After the saddle has been rough cut to length, I begin fitting it to slot. Using sand paper on a dead flat surface, I carefully sand both sides as well as the bottom of the saddle to make sure that they are straight and true. Then I take off any remaining material necessary to get a snug fit in the saddle slot. Once my width is about right, I will carefully round the edges of the saddle so that it can pop perfectly into the slot. This process definitely takes some experience to get right. A correct fit should be snug, but not excessively difficult to remove. I will typically fit the saddle just a touch looser on guitars with under saddle pickups in order to ensure that it is able to make solid contact with the transducer.
Radiusing the Saddle.
Next I use a set of radius gauges to draw the profile of the fingerboard onto the saddle. I can then take the saddle over to my disc sander to sand the radius into the top. If I were making a traditional non compensated saddle, I would simply round over the edges at this time to make a nice rounded top. But, since we are compensating this one we have an extra step.
Compensating the Saddle
Compensation is a term used to describe adjustments made to the functional length of the string in order to adjust the intonation of the instrument. To compensate the saddle, I begin by using a pencil to mark the area between the second and third strings. Since this is where the strings transition from plain to wound, this is the point that requires the most significant change in compensation in order for the guitar to intonate properly.
Basically, I want the first string to leave off of the front of the saddle. The second string should leave the saddle a little further back than the first string does. Then I want the third string, the first wrapped string, to come forward again and leave off of the front of the saddle. The rest of the wound strings will then progress backwards, with the sixth string leaving off near the back of the saddle. To accomplish this, I use a pencil to draw two lines diagonally across the length of the saddle. These lines will be my guide of where to file. I then shape the top of the saddle, removing material on either side, until the desired compensation has been achieved.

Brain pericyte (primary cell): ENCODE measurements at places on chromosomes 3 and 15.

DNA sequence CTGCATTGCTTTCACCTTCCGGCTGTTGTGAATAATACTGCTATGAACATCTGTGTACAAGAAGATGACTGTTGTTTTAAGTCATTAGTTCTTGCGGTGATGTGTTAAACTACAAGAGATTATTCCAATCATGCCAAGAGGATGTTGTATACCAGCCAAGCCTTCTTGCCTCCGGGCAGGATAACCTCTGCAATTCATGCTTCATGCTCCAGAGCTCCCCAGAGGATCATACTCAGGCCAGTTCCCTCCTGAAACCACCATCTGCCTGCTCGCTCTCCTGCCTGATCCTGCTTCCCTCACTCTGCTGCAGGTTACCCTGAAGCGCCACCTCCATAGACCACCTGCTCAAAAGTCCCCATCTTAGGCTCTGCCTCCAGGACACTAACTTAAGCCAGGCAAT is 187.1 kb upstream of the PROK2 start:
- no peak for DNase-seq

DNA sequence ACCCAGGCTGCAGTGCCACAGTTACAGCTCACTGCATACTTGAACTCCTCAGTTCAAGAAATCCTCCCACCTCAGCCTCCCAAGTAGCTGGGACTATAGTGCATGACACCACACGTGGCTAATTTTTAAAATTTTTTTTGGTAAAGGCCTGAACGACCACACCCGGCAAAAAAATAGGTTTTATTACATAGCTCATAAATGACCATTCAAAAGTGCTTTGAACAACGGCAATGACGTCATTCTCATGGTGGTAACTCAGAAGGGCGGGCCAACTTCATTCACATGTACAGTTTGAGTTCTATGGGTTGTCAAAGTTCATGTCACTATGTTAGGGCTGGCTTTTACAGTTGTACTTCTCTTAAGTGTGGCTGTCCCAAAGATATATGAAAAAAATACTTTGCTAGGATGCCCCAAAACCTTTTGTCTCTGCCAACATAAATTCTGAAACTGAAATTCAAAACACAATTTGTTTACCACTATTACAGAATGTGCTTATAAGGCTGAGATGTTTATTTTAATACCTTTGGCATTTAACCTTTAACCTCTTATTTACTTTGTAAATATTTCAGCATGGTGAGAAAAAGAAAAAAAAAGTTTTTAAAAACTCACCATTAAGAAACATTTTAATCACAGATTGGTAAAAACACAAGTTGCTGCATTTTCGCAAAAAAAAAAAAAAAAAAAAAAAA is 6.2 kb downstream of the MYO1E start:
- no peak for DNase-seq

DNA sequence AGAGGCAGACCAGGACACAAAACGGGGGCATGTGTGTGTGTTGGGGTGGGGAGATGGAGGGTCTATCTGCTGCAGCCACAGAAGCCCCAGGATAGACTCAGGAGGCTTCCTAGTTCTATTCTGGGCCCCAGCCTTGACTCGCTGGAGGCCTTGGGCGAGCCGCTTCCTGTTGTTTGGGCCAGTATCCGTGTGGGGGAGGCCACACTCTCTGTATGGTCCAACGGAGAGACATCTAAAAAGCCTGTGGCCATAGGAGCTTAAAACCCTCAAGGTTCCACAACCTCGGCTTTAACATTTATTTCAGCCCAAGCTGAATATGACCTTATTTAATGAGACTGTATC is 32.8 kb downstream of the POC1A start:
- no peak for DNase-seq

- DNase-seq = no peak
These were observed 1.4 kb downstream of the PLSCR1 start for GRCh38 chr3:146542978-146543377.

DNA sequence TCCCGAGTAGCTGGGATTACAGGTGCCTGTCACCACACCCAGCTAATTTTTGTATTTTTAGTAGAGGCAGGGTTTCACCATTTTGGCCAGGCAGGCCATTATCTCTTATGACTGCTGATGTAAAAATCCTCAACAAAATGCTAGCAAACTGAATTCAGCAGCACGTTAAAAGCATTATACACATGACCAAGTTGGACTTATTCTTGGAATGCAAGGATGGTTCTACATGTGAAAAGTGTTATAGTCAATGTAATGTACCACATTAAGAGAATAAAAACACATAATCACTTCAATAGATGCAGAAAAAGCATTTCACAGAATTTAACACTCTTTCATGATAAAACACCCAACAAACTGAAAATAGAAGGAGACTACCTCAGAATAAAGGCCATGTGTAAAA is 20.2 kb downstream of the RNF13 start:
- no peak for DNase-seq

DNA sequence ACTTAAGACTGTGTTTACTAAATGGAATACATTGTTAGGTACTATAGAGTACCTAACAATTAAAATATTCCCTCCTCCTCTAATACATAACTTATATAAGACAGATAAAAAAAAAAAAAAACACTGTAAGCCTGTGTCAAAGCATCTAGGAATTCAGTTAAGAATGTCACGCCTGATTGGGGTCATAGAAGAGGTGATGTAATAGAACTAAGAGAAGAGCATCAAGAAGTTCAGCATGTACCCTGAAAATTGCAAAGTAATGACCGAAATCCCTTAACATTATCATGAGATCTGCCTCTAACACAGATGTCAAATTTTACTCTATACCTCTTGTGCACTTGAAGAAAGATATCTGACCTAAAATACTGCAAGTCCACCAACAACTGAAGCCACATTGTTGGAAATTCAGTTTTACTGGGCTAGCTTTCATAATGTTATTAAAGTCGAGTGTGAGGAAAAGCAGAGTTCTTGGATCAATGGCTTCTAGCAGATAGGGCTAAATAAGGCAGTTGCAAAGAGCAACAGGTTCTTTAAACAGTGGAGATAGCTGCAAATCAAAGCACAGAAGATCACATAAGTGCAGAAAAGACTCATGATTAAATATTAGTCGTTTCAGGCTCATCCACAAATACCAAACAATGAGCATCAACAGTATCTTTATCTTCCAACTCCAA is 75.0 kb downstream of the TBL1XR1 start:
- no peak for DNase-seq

Setting the Saddle Height
Now that this thing is finally starting to look like a saddle, I put it back into the guitar and string up the outside strings. This allows me to take an action measurement. Since I purposely used a blank that is taller than I need, the strings will predictably be too high off of the fingerboard. The saddle will then go back to the sander to have the excess material removed from the bottom. Once the proper height has been achieved, I will true the bottom of the saddle to be sure that it sits evenly along the bottom of the saddle slot. This ensures the best sound transmission to the top.
Polishing the Saddle
The work isn’t done yet! Once everything is dialed in and functioning the way I want, I run the saddle through a couple of grits of fine sand paper to polish off any tooling marks and then I use a small buffer to polish it out to a high shine. Not only does this make the saddle look great, but it also provides a nice smooth surface for the string to rest against. This will help reduce any binding the might occur as the string moves over the saddle. With that completed, the saddle is ready to go. Its time to get the rest of the strings on the guitar and make some music.
Compensated Bone Saddle Installed
About Guitar Repair Long Island: